Wednesday, August 31, 2011

domino the dog-cat

I think I introduced you to Domino our cat last year when he first arrived at our house. He's now 1.5 years old and has turned into a very adaptable kitty. He has been to Holland once, to the farmhouse in the Auvergne twice, and has travelled back and forth between Savennières and Vézelay three times. That's over 7000 km in the car!

At home in Savennières, he is quite independent and he likes to take off on his own for many hours at a time, just coming home for food and a little lap time, although he does come when he is called. In Vézelay, he stays much closer to us, spending a lot of time sleeping on the bed and exploring the vincinity around where I was staying.

When Jean-Marc was here for his holidays, we quite often went out in the evening for a little walk and we noticed that Domino was keen on following us. One time, we wandered up the winding paths to the basilica (about 200 metres away) and when we looked behind us, there was Domino trotting along. We continued further to the park behind the basilica, and he followed us along the stone wall that encloses the area. When it was time to go, he was right in step with us. I thought this was because he was a little afraid of going too far away on his own in Vézelay because of all the other cats and their territories, but what do I know?

A couple of weekends ago, back in Savennières, we were invited over to a friend's house in our village for a glass of wine. This friend lives in an out-building of a winery château that is situated in a large park, about half a km from our place. We went on foot, and when we arrived, we saw that Domino had followed us the whole way. We entered the grounds of the château, leaving Domino on the other side of the gate (due to the other cats) and visited with our friend. Since it was nice weather, we decided to wander into the park and have a glass of wine next to the pond. When we got outside, there was Domino ( he must have climbed the 3 metre stone wall) and he came with us down to the pond. We sat there for maybe an hour and he stayed  close to us, either exploring around the pond or lounging at our feet. Our friend proposed a second excursion into the vineyards of the Domaine, so we crossed a field, climbed some steps and crossed a bridge, which led us into the hillside vineyard. Domino never missed a beat, following us the whole way. Once in the vineyard, we sat on the ground and drank a little more wine, admiring the stars of an incredibly clear night. Domino relaxed in his kitty sphinx pose a couple of metres away and hung out with us for another hour, until we decided to leave. By this point we were probably more than a kilometre from our place and I had never seen our cat wander so far from home before!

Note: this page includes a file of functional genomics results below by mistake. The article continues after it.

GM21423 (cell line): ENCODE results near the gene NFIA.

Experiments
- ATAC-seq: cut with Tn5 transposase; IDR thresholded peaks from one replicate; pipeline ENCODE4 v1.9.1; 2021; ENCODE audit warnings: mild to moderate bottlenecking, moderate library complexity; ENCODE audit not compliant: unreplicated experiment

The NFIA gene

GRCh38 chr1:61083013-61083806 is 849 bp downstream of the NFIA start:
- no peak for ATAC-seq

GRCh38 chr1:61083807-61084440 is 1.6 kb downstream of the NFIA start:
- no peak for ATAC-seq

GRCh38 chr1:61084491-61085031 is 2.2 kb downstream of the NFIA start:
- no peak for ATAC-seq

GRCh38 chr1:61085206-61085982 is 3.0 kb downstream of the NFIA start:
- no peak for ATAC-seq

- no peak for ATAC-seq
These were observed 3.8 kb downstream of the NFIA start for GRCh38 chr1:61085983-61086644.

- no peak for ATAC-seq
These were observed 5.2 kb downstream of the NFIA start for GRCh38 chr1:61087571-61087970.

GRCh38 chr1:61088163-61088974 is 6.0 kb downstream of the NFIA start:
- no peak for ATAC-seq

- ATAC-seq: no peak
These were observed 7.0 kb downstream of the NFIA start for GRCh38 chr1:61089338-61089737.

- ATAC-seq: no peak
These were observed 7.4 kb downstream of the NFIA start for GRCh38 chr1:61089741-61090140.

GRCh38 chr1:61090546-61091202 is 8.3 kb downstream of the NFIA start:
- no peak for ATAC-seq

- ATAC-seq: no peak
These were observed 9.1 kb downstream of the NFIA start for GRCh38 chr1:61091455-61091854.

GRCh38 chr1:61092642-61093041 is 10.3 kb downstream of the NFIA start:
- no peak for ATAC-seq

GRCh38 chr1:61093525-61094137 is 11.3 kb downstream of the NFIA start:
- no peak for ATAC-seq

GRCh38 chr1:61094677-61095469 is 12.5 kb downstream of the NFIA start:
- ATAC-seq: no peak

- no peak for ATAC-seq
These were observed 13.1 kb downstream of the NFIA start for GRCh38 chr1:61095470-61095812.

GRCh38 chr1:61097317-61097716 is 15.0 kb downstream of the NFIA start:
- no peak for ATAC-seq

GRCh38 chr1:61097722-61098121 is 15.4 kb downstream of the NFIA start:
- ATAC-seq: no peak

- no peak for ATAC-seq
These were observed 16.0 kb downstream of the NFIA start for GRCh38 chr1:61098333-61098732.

We walked all the way home, with our little dog-cat right behind us.

When he's out and about, I imagine Domino to be a bit scrappy because he comes homes with scratches and nicks, but when he's at home he's a total snuggle bear who is very gentle and affectionate. I have a friend who might say that our cat is our "fur kid" - which is kind of true - but as a cat person, I have never met any cat as responsive and faithful as Domino. More like a dog than a cat, really.

I think it's fair to say that Jean-Marc and I are both smitten. We're hoping that the move and the new house, which is dangerously close to some busy roads, don't cause a problem for our little choupie*.

* a word I have invented, pronounced SHOO-pee, which can be used for any animal (un choupie), but in Domino's case, he is Le Choupie. Wouldn't you agree?

Friday, August 26, 2011

going on tour

When I was singing in Vancouver, we went on tour a couple of times per year for up to three weeks at a time, and it was always a lot of fun to be able to see different parts of the country while working. Luckily for me, the fun can continue for me here! When the choir performs in one of my regions, or if I have some presenters who will be attending a concert in one of my colleague's regions, I get to go on tour. In July we went to Normandy and Brittany and here are a few photos from that trip.